Canadian News Apr 19, 2021 1:49 PM EST

Trudeau minister says internet censorship bill will make Canadians 'safer'

"My job is to ensure the safety and security of the Canadian population," said the minister.

Trudeau minister says internet censorship bill will make Canadians 'safer'
Roberto Wakerell-Cruz Montreal, QC
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Heritage Minister Steven Guilbeault will introduce the first-ever internet control bill to be tabled in Parliament within the "next couple of weeks," he revealed during a videoconference.

"My job is to ensure the safety and security of the Canadian population," said the minister.

Guilbeault revealed that the legislation being tabled is the first step in creating a "safer environment for all people online and not just for a handful," regulating hurtful content beyond what is already covered by the Criminal Code, according to Blacklock's Reporter.

"With the legislation we will be tabling, it won’t matter whether or not the company is Canadian," said Guilbeault. "It won’t matter where the company is registered or where their servers are located."

"Once a publication is flagged it will have to be taken down within 24 hours of having it being flagged," he said. "There are not a lot of countries that are doing that right now."

"I think it’s going to be a really good remedy to a number of problems but it won’t solve everything," said Guilbeault. "One of the issues I’ve learned, looking at different models, is you shouldn’t try to tackle everything from the get-go."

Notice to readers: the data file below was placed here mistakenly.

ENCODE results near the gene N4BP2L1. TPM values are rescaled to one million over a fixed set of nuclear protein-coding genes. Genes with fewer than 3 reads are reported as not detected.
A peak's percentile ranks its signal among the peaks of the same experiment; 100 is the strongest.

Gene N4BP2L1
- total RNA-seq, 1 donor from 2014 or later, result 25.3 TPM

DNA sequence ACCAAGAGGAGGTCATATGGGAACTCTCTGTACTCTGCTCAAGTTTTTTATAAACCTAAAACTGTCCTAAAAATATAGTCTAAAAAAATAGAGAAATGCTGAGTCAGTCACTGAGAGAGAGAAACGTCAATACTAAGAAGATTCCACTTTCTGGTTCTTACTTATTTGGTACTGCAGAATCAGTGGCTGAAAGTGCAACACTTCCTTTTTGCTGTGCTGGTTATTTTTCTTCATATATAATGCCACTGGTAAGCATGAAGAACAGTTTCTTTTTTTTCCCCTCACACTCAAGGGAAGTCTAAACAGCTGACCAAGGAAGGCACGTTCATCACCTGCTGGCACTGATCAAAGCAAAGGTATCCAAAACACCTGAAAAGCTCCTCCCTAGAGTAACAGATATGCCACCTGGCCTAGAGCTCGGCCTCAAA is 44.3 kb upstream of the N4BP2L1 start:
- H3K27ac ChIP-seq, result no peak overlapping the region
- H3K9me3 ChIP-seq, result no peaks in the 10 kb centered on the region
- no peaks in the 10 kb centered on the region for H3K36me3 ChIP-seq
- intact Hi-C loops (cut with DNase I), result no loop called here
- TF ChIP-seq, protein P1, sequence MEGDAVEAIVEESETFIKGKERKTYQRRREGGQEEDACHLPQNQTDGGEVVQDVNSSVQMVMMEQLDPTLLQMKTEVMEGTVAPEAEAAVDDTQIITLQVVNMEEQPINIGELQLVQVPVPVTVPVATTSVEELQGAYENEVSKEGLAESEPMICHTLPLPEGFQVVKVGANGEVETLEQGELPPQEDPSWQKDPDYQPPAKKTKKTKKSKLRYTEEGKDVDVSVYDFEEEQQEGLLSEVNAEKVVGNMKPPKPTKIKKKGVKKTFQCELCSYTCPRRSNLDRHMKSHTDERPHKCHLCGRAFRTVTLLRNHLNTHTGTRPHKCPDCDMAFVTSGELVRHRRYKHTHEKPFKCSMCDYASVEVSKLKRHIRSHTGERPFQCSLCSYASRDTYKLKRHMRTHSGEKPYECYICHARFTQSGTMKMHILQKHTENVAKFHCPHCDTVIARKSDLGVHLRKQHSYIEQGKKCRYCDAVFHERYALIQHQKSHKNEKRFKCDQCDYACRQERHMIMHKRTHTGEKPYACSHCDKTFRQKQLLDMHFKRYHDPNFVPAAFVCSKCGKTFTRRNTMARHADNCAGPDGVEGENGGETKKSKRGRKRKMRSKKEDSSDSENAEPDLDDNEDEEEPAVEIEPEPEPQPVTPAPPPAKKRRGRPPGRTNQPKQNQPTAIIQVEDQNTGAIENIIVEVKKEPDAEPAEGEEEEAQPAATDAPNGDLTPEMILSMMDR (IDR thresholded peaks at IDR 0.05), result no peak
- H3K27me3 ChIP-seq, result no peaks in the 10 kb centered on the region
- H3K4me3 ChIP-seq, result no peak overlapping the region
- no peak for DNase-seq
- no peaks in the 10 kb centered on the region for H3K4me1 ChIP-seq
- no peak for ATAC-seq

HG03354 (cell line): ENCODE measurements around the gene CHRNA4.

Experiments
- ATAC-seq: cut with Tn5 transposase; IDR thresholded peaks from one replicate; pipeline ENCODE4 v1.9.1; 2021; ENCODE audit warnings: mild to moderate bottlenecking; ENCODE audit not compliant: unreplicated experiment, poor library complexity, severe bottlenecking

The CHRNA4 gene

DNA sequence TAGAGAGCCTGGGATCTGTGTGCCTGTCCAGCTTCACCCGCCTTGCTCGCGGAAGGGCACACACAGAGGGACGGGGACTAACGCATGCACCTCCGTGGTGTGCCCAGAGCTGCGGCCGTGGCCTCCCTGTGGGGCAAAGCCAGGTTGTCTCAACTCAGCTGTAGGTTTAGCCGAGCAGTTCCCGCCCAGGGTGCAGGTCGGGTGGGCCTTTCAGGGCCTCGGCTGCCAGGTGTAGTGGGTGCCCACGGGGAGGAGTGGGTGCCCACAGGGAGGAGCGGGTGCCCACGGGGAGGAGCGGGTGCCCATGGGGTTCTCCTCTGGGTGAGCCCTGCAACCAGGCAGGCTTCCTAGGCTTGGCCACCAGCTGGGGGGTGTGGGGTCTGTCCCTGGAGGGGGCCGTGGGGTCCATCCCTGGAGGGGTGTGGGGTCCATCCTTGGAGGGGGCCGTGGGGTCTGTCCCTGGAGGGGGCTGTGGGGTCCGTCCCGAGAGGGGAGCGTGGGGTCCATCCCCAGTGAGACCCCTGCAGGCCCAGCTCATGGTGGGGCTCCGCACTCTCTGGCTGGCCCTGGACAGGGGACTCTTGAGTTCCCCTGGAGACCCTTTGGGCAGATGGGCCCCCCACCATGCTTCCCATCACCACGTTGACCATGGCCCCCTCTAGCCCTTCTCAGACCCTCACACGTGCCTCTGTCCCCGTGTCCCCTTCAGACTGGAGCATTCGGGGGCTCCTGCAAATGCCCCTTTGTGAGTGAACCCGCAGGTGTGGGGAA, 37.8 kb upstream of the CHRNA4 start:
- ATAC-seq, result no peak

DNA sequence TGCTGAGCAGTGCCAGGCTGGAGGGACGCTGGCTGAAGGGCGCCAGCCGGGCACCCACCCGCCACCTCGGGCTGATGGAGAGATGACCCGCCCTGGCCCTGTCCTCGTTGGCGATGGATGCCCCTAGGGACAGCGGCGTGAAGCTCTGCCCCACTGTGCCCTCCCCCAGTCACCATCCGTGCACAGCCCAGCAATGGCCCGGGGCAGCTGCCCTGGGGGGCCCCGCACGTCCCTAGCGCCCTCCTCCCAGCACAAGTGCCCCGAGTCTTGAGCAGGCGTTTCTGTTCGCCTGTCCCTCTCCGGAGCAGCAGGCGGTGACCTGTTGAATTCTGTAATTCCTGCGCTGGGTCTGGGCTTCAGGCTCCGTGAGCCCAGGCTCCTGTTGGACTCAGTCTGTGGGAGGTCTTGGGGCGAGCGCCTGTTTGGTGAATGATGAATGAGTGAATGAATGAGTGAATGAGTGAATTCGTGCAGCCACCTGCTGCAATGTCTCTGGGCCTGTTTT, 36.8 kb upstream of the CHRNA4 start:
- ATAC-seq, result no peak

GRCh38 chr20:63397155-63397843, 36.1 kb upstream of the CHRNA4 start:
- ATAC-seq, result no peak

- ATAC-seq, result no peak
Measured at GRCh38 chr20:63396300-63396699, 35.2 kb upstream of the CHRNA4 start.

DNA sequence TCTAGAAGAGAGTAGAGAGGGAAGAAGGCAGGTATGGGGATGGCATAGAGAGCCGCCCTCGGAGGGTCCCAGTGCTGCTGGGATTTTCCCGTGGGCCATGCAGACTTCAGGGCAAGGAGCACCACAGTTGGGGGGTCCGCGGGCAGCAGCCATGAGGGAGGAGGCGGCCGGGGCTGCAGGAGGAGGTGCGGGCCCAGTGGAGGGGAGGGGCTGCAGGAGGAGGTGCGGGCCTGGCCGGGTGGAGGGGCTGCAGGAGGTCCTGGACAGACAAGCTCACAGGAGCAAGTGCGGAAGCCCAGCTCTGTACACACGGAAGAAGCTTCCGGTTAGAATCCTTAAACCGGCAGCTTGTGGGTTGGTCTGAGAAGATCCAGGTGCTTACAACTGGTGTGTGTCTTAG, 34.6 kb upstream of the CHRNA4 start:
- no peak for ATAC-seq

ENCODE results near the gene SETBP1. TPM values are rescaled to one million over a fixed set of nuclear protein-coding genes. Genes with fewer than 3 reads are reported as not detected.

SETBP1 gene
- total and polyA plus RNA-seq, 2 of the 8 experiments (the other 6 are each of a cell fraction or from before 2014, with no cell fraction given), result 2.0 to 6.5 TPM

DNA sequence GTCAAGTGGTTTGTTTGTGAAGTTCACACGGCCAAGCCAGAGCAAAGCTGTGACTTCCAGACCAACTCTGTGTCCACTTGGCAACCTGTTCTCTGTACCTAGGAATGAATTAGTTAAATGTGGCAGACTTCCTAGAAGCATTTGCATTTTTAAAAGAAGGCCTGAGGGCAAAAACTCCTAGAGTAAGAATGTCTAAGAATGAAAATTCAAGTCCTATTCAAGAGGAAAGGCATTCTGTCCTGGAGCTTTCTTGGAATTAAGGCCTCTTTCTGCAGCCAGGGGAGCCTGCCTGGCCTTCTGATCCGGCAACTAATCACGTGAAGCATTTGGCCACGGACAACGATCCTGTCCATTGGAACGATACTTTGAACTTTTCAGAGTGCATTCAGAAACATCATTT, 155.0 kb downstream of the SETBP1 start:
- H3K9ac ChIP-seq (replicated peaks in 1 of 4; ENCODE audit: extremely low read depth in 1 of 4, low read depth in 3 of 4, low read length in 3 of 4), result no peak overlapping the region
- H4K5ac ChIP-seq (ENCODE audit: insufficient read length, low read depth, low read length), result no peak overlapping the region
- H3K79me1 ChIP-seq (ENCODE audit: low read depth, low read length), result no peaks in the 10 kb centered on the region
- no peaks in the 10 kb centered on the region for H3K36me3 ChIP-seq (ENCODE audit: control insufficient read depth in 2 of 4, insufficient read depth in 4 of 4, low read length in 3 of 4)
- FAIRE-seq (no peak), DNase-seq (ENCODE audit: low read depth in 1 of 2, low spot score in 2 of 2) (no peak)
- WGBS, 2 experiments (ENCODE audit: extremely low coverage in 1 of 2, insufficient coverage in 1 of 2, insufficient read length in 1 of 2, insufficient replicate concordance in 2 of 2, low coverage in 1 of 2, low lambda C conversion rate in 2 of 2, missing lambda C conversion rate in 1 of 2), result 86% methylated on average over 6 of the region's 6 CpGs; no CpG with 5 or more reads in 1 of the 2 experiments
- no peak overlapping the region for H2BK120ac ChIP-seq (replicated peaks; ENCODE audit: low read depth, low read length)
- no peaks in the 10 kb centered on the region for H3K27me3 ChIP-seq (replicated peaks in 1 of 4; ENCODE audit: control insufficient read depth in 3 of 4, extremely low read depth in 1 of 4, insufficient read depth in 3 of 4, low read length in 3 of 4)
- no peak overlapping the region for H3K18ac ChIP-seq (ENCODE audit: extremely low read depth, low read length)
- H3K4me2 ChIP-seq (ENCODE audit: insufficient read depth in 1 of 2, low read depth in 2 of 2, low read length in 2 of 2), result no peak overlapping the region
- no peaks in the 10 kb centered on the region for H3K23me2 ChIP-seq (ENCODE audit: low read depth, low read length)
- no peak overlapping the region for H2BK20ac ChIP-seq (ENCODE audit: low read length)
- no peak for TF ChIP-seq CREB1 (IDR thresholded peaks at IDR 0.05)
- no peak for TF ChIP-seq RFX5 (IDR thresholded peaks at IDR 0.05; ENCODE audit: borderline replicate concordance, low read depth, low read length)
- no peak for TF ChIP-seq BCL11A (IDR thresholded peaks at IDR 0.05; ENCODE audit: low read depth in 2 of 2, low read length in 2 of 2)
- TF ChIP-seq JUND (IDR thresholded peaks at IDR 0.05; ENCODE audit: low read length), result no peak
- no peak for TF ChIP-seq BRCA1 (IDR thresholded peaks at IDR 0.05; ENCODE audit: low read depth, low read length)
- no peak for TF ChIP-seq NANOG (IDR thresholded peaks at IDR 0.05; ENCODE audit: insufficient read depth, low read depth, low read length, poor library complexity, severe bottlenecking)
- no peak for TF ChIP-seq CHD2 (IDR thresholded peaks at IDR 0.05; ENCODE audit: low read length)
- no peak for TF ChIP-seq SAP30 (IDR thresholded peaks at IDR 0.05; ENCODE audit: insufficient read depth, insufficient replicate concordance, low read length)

Guilbeault said that hate speech will "definitely" be a part of the legislation being tabled, as well as other "online harms."

Guilbeault also said that the bill will aid in maintaining the "social fabric of our society."

Guilbeault has previously cited surveys by the Canadian Race Relations Foundation showing that 93 percent of Canadians "believe that online hate speech and racism are a problem" and 80 percent "want social media companies to be required to remove racist or hateful content within 24 hours."

Guilbeault said "the conclusions of this survey are clear. Hate speech has no place in our society. It's time to step up against online hate. The numbers are disturbing, but they come as no surprise."

He continued, "Almost half of Canadians either have experienced or seen violent and hateful content online. Canadians want us to act and that's exactly why we intend to introduce legislation. Our approach will acquire online platforms to eliminate illegal content such as hate speech, terrorist and violent extremism, child pornography, and the non-consensual sharing of intimate images online."

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